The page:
Society Presents 2010 State History Awards in Frankenmuth

October 15, 2010

FRANKENMUTH—The Historical Society of Michigan presented its 2010 State History Awards at the 136th Annual Meeting and State History Conference held October 15-17 in Frankenmuth. The awards were presented at the annual awards reception and banquet on Friday evening.  The State History Awards are the highest recognition presented by the state’s official historical society.

Fifteen awards were presented this year in a variety of categories including Publications: University and Commercial Press, Publications: Private Printing, Media, Communications, Educational Programs, Restoration/Preservation, Distinguished Volunteer Service, Special Programs and Events, and Lifetime Achievement.

This was the fourth year that the Historical Society presented its capstone Lifetime Achievement Award, which honors men and women who have dedicated themselves to preserving Michigan’s history over a significant amount of time.

The 2010 Lifetime Achievement Award was presented to Iron County Historical and Museum Society charter member Marcia Webster Bernhardt. Bernhardt has worked for many decades to preserve the county’s heritage, having spent more than 40 years as curator/director of the Iron County Museum in Caspian. Under her guidance, the museum has become a facility that stores important material and makes it available for visitors to enjoy and for scholars to use to conduct important research.

Bernhardt has also recruited community volunteers in every aspect of historical preservation.  She has helped students research and write several publications and to produce historical productions. And, in 1985, with her husband, Harold, she established the Northern Historical Consortium with representatives from more than 20 historical organizations participating.

As a grant writer, Bernhardt was instrumental in securing dollars for numerous projects in the Upper Peninsula, including a $100,000 grant to help build a cultural center and a second $100,000 grant for building repair.

In addition to these achievements, Mrs. Bernhardt has written or edited numerous books as well as articles for such newspapers as the Iron River Reporter and the Green Bay Press Gazette.

In the category of Distinguished Volunteer Service, the Society recognized Sandy Stamm for her 20 years of work as a volunteer archivist and historian for the Plainwell area. Stamm organized and preserved the materials in an archival collection at the Charles A. Ransom District Library, enabling easy access for researchers. She also developed a volunteer project to index the Plainwell Enterprise; because of her leadership, the years 1886-1944 have been completed.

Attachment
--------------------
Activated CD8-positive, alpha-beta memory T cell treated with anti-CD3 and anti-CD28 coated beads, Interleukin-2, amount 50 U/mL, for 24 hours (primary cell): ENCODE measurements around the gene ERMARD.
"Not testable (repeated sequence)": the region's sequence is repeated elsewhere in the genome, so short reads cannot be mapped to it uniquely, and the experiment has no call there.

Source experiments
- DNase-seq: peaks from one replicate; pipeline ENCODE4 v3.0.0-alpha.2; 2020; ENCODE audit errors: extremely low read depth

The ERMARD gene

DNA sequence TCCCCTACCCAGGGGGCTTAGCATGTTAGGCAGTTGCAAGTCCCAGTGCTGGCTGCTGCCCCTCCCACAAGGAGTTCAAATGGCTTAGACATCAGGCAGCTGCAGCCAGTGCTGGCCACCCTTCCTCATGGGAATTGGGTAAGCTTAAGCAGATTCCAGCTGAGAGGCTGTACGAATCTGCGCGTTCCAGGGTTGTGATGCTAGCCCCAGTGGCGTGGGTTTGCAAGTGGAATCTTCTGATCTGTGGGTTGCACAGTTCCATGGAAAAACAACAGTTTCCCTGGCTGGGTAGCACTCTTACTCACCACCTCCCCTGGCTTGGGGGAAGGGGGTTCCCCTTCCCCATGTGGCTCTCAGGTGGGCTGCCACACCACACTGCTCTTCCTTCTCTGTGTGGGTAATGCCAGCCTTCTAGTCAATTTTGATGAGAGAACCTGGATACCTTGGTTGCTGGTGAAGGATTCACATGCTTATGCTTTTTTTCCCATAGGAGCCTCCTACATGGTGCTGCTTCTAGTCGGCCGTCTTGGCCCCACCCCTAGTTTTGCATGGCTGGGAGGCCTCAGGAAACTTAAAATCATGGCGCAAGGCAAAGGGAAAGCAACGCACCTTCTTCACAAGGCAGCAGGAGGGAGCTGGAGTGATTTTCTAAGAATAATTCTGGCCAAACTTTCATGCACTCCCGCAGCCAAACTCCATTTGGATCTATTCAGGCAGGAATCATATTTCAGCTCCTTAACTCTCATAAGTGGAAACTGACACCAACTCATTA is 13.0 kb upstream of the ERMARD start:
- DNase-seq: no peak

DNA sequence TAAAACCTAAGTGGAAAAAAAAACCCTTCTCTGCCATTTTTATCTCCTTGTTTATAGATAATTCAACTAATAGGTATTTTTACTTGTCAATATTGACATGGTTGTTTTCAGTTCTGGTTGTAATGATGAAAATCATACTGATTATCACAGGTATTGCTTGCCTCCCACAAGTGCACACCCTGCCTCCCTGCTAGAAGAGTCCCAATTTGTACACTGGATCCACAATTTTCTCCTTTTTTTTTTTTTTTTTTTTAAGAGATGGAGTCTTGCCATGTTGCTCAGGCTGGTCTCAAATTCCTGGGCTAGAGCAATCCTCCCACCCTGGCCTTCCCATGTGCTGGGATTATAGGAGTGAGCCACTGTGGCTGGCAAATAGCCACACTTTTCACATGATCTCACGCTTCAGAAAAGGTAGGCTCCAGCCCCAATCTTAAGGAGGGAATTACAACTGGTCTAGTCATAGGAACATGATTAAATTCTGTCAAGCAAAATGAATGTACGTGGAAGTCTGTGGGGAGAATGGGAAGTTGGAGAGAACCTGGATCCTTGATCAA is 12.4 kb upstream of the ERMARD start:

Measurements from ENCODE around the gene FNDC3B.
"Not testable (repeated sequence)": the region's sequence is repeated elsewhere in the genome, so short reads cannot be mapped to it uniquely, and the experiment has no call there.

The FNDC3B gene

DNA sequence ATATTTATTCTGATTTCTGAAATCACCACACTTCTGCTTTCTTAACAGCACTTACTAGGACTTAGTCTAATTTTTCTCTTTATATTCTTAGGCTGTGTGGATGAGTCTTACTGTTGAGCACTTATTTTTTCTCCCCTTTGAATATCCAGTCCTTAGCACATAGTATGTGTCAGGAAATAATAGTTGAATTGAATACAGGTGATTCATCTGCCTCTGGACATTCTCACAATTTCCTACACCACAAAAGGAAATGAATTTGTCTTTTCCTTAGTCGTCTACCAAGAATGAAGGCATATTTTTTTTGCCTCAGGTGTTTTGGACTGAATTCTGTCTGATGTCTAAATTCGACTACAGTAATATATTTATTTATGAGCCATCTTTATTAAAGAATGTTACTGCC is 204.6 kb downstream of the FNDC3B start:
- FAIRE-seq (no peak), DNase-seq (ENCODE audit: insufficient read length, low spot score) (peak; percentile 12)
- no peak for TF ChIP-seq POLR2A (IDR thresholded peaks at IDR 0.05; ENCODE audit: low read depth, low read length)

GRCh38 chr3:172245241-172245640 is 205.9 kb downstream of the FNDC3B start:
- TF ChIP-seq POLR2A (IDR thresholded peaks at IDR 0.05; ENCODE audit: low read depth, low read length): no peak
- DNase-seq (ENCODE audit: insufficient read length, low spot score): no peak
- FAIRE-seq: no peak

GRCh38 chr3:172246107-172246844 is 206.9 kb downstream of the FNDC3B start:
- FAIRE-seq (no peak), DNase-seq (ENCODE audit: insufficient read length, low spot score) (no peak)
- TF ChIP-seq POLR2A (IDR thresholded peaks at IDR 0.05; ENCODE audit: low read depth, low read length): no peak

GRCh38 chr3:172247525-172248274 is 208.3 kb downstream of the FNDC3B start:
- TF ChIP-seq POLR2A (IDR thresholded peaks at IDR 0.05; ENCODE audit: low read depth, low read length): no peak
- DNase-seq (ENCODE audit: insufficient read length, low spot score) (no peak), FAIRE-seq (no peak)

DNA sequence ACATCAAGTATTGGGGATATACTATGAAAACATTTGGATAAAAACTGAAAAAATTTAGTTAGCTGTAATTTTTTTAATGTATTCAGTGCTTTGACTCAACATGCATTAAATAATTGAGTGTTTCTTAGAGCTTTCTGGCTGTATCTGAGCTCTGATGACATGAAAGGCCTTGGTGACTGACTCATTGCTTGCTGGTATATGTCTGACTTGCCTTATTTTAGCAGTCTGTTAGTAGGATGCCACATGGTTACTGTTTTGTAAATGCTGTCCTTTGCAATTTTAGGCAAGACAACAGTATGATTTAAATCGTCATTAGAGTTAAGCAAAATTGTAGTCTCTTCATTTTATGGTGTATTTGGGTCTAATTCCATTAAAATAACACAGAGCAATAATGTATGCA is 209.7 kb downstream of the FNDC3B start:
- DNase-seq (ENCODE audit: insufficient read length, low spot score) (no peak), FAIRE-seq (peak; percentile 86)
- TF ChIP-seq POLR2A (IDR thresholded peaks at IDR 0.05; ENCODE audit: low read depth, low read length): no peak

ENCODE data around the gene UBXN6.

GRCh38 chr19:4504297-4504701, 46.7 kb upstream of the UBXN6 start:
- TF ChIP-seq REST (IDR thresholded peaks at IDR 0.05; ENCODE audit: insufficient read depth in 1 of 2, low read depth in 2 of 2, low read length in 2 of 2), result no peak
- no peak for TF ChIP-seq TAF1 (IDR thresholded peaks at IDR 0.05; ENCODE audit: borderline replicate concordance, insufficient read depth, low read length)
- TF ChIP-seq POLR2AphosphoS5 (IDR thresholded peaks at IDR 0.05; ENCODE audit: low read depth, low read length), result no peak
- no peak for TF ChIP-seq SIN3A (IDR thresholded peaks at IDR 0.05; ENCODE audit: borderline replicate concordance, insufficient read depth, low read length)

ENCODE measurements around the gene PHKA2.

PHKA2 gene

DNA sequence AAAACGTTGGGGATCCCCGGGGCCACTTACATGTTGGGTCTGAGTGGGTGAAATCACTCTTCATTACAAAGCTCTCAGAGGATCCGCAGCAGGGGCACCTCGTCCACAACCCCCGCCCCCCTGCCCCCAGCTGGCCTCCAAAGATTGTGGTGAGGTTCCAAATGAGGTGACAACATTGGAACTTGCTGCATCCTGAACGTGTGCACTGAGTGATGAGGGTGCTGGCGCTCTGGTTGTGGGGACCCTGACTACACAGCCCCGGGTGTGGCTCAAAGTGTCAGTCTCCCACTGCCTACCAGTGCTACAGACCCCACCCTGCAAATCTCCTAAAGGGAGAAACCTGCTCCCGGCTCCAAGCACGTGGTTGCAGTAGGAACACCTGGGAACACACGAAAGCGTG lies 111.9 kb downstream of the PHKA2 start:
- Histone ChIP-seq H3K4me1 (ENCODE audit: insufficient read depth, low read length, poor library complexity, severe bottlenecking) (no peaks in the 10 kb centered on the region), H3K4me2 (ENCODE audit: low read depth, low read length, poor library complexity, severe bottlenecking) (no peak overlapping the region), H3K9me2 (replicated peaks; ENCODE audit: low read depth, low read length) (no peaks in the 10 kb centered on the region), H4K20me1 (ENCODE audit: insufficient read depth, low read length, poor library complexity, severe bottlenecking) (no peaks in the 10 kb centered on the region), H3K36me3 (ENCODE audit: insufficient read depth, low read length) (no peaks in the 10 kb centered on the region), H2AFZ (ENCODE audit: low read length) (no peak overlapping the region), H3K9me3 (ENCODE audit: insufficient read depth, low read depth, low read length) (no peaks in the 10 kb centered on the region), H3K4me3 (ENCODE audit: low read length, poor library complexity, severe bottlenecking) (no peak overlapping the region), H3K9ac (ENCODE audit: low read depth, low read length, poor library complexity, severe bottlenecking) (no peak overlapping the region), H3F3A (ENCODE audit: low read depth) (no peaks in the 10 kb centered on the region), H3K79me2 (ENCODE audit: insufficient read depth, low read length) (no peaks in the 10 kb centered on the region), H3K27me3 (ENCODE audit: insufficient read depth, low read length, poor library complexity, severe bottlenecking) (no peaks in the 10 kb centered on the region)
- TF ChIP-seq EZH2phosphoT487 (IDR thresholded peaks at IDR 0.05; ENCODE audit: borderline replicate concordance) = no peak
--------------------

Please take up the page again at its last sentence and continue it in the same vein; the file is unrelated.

The 2010 State History Award in the Restoration/Preservation category was presented to Corey Alberda and Travis Lepsch, members of Boy Scout Troop 338 in Wyoming, Michigan.
During their junior year in high school, these young men planned and executed their Eagle Scout project of restoring and preserving the Calkins Law Office and the bust of Abraham Lincoln, both located in Lincoln Place Park in downtown Grand Rapids.

Four books were recognized with State History Awards in the Publications: University and Commercial Press category. The first, Larry Lankton’s “Hollowed Ground” published by Wayne State University Press, chronicles a key part of the Upper Peninsula’s history in recent times—the copper mining industry. The volume concentrates on the beginnings of the three major corporations that came to dominate the industry by 1900, the various mines and the company towns that grew up around them, miner/management relations, and the decline of the major corporations ending with the White Pine mining operation near Ontonagon.

The second book to receive a State History Award in this category was Charles K. Hyde’s “Storied Independent Automakers” published by Wayne State University Press. In this text, Hyde explores the history of the Nash and Hudson car companies which eventually merged in 1954 to form the American Motors Company.  It features 100 black and white images and all of the photographs of automobiles show brand-new cars shortly after they were manufactured as well as brochures, period literature, factory photos, and road test information appear in this volume.

Paul Taylor’s “Orlando Poe: Civil War General and Great Lakes Engineer” published by Kent State University Press was the third recipient in this category. “Orlando Poe” chronicles the life of one of the most influential and yet unrecognized soldiers of the American Civil War. Poe commanded the 2nd Michigan Infantry during the Peninsular Campaign, and the Civil War era serves as a backdrop for the book. Taylor also documents Poe’s post-war career, in which he supervised the design and construction of numerous lighthouses as well as the largest shipping lock in the world at Sault Ste. Marie.